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Literary Translations: Challenges & Successes

literary translation can present multiple challenges, but also opportunities for success
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Literary translations are incredibly important; translated literature can transport readers to different countries and to the heart of cultures that they would never otherwise experience, and its influence has been integral to our history.  

Without literary translations, everything from religious texts to classic works such as Aesop’s Fables and Homer’s The Odyssey would never have had such a wide reach. However, the process is not without its challenges, with the sheer length and word count of some texts making the task extremely time-consuming and labour-intensive. 

But in the modern, increasingly globalised, digitalised world, is literary translation getting any easier? There are some extraordinary examples of it proving successful, but challenges remain. 

Translated Literature: The Challenges

Translating literature can present multiple problems. Take the fact that some languages are read from left to right, while some are read from right to left, for instance; this can end up completely changing the structure of a text, and potentially its length too.  

In fact, ‘word swells’ are a common challenge in literary translations, as phrases that may use two words in English, might use significantly more in another language to say the same thing. 

It can also be difficult to accurately convey the meanings of idioms, puns and deliberate subtleties in a translated version of a text. In some cases, character and place names will remain the same. But in others, the intentions behind the likes of Dickensian character names could be completely lost, taking away some of the delight of the original story.  

The Challenges of Translating Poetry

Translating poetry brings very different challenges, as poetic devices such as rhyme, alliteration, assonance, iambic pentameter and creative line structure are often included deliberately, and there are often no direct translations that can convey their intention and meaning perfectly. 

This means that literary translators require good creative writing ability and in-depth knowledge of a variety of subject matter, as well as fluency in multiple languages. 

Literary Translation Success Stories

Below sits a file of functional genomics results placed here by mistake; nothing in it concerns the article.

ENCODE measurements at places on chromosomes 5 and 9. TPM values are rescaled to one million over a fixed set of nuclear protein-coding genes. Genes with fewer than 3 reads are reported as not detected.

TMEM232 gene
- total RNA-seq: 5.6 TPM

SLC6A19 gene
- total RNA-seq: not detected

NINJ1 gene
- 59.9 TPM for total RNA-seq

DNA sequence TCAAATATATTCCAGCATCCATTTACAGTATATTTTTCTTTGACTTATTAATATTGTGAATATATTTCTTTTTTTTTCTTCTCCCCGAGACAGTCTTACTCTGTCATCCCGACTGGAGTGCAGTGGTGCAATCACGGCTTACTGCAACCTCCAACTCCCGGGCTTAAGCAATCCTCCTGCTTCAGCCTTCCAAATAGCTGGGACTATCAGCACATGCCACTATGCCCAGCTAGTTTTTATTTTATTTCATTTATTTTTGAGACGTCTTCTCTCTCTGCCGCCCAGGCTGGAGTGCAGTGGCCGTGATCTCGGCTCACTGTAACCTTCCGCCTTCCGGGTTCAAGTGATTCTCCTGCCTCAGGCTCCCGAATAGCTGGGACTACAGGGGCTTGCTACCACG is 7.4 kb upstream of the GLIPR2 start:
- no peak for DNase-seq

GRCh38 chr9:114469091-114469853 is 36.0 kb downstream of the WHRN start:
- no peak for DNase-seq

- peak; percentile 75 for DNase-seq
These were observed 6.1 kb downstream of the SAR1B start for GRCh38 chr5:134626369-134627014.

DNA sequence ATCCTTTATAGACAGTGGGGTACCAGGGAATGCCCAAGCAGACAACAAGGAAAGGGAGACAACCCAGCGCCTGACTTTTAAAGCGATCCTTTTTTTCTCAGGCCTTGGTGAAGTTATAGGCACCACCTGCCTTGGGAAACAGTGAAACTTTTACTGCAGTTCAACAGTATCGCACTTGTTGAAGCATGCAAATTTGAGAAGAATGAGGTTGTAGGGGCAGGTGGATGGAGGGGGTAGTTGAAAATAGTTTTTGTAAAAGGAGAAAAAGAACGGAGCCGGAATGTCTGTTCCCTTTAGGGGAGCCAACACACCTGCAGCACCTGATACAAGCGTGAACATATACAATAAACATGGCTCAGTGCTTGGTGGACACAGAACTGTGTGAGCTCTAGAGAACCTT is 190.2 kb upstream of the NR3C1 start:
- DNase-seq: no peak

Some of the most-translated languages in the literary world are: 

  • English 
  • Irish 
  • Japanese 
  • Arabic 
  • Swedish 
  • Dutch 
  • Norwegian 

There are numerous awards especially for successful literary translations, including the National Book Award for Translated Literature in the US, and the International Booker Prize (formerly known as the Man Booker International Prize), which launched in 2016.  

The International Booker Prize recognises the work of the author and the translator equally and was most recently won by Jokha Alharthi, writer of Celestial Bodies, and Marilyn Booth, who translated it from its original Arabic. 

The Magic and Complexities of Successful Literary Translation

One of the greatest examples of a literary translation success story is JK Rowling’s Harry Potter novel series, which has been translated into more than 70 languages, ranging from Azerbaijani and Ancient Greek to Latin and Yiddish. 

However, even this extraordinary success came with significant challenges, with terms such as ‘Diagon Alley’ and ‘Knockturn Alley’ losing some of their clever meaning when translated into other languages.  

It also led to some unfortunate literal translations – in French, ‘Hogwarts’ translates as ‘Poudlard’, which literally means ‘bacon lice’. 

At the same time, it presented an opportunity for translators working in certain languages to exercise some creative licence of their own. For instance, the Hindi translation uses the ancient Sanskrit language for the spell incantations, in a similar way to how the English version uses Latin. 

Documents Translations vs Literary Translations

This level of creativity isn’t necessarily an option for translators who primarily work with professional documents, but different types of translation are suited to different skillsets. 

At Language Connect, we work with translators fluent in languages from across the globe, and match their skillsets to your business needs to ensure you’re accessing the best language service for you. 

Whether you’re looking to translate one page or 100 pages, work in publishing, the travel industry or the health service, we’ll connect you with the right translator to help your business to meet its goals. 

Find out more about translation services from Language Connect. 



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